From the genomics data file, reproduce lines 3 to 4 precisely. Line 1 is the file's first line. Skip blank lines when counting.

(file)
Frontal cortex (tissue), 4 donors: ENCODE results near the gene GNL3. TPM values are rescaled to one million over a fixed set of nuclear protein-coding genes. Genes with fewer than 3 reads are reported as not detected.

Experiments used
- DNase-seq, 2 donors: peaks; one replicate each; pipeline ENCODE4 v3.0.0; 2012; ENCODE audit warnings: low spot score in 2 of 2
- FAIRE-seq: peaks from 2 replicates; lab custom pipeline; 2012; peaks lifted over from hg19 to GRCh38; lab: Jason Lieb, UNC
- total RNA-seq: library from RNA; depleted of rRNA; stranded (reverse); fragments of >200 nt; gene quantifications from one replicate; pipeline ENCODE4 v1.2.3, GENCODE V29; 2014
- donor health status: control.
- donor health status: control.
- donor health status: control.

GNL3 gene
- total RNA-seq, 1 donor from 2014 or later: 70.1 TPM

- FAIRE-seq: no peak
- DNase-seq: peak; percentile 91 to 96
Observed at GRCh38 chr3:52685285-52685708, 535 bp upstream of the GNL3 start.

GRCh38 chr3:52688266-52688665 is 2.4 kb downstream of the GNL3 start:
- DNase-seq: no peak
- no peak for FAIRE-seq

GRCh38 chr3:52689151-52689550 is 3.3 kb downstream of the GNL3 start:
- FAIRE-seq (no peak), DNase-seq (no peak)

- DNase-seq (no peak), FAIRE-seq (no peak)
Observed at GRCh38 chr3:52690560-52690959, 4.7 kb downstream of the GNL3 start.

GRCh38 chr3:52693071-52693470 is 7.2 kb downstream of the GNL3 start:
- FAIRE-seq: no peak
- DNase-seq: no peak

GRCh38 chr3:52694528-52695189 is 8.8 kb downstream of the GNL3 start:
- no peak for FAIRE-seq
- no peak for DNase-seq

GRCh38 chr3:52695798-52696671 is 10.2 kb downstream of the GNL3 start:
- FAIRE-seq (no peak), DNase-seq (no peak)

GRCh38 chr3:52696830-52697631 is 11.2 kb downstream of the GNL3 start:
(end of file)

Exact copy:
- DNase-seq, 2 donors: peaks; one replicate each; pipeline ENCODE4 v3.0.0; 2012; ENCODE audit warnings: low spot score in 2 of 2
- FAIRE-seq: peaks from 2 replicates; lab custom pipeline; 2012; peaks lifted over from hg19 to GRCh38; lab: Jason Lieb, UNC